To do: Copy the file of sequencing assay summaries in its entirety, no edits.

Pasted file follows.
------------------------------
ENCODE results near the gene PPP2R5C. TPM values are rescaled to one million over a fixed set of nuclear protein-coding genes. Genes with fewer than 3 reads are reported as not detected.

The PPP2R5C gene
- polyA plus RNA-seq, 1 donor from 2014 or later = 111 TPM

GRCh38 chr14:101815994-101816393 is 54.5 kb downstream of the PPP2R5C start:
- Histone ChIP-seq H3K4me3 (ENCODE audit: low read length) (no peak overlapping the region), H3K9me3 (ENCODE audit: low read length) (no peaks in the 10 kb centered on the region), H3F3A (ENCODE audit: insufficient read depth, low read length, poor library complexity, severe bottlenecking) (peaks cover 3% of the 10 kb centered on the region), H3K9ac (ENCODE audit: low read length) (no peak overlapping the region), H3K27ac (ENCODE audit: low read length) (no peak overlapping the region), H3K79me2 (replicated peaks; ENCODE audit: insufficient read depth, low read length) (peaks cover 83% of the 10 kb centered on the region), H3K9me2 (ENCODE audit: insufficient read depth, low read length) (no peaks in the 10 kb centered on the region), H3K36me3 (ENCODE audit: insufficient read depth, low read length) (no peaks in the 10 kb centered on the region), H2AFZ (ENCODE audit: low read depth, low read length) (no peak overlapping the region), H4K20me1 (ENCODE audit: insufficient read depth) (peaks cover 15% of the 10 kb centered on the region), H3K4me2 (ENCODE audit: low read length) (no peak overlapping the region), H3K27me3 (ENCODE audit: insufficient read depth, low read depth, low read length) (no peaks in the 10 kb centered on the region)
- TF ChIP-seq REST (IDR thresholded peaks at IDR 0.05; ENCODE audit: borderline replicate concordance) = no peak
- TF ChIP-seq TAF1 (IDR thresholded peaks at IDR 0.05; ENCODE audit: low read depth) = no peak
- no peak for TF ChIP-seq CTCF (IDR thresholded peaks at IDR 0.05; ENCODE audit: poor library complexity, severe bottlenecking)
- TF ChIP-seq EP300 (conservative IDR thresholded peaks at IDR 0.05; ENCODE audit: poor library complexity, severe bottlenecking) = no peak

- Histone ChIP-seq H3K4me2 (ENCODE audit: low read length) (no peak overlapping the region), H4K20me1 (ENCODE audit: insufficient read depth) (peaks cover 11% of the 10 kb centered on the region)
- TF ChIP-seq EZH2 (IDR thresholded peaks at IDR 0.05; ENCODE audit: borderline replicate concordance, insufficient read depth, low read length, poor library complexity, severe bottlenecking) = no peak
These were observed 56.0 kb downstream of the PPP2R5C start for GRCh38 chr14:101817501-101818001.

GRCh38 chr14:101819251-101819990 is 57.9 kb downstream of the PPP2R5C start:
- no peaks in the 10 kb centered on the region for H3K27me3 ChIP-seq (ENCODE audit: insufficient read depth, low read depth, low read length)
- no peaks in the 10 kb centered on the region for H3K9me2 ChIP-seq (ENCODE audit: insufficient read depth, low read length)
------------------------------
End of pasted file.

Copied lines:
ENCODE results near the gene PPP2R5C. TPM values are rescaled to one million over a fixed set of nuclear protein-coding genes. Genes with fewer than 3 reads are reported as not detected.

The PPP2R5C gene
- polyA plus RNA-seq, 1 donor from 2014 or later = 111 TPM

GRCh38 chr14:101815994-101816393 is 54.5 kb downstream of the PPP2R5C start:
- Histone ChIP-seq H3K4me3 (ENCODE audit: low read length) (no peak overlapping the region), H3K9me3 (ENCODE audit: low read length) (no peaks in the 10 kb centered on the region), H3F3A (ENCODE audit: insufficient read depth, low read length, poor library complexity, severe bottlenecking) (peaks cover 3% of the 10 kb centered on the region), H3K9ac (ENCODE audit: low read length) (no peak overlapping the region), H3K27ac (ENCODE audit: low read length) (no peak overlapping the region), H3K79me2 (replicated peaks; ENCODE audit: insufficient read depth, low read length) (peaks cover 83% of the 10 kb centered on the region), H3K9me2 (ENCODE audit: insufficient read depth, low read length) (no peaks in the 10 kb centered on the region), H3K36me3 (ENCODE audit: insufficient read depth, low read length) (no peaks in the 10 kb centered on the region), H2AFZ (ENCODE audit: low read depth, low read length) (no peak overlapping the region), H4K20me1 (ENCODE audit: insufficient read depth) (peaks cover 15% of the 10 kb centered on the region), H3K4me2 (ENCODE audit: low read length) (no peak overlapping the region), H3K27me3 (ENCODE audit: insufficient read depth, low read depth, low read length) (no peaks in the 10 kb centered on the region)
- TF ChIP-seq REST (IDR thresholded peaks at IDR 0.05; ENCODE audit: borderline replicate concordance) = no peak
- TF ChIP-seq TAF1 (IDR thresholded peaks at IDR 0.05; ENCODE audit: low read depth) = no peak
- no peak for TF ChIP-seq CTCF (IDR thresholded peaks at IDR 0.05; ENCODE audit: poor library complexity, severe bottlenecking)
- TF ChIP-seq EP300 (conservative IDR thresholded peaks at IDR 0.05; ENCODE audit: poor library complexity, severe bottlenecking) = no peak

- Histone ChIP-seq H3K4me2 (ENCODE audit: low read length) (no peak overlapping the region), H4K20me1 (ENCODE audit: insufficient read depth) (peaks cover 11% of the 10 kb centered on the region)
- TF ChIP-seq EZH2 (IDR thresholded peaks at IDR 0.05; ENCODE audit: borderline replicate concordance, insufficient read depth, low read length, poor library complexity, severe bottlenecking) = no peak
These were observed 56.0 kb downstream of the PPP2R5C start for GRCh38 chr14:101817501-101818001.

GRCh38 chr14:101819251-101819990 is 57.9 kb downstream of the PPP2R5C start:
- no peaks in the 10 kb centered on the region for H3K27me3 ChIP-seq (ENCODE audit: insufficient read depth, low read depth, low read length)
- no peaks in the 10 kb centered on the region for H3K9me2 ChIP-seq (ENCODE audit: insufficient read depth, low read length)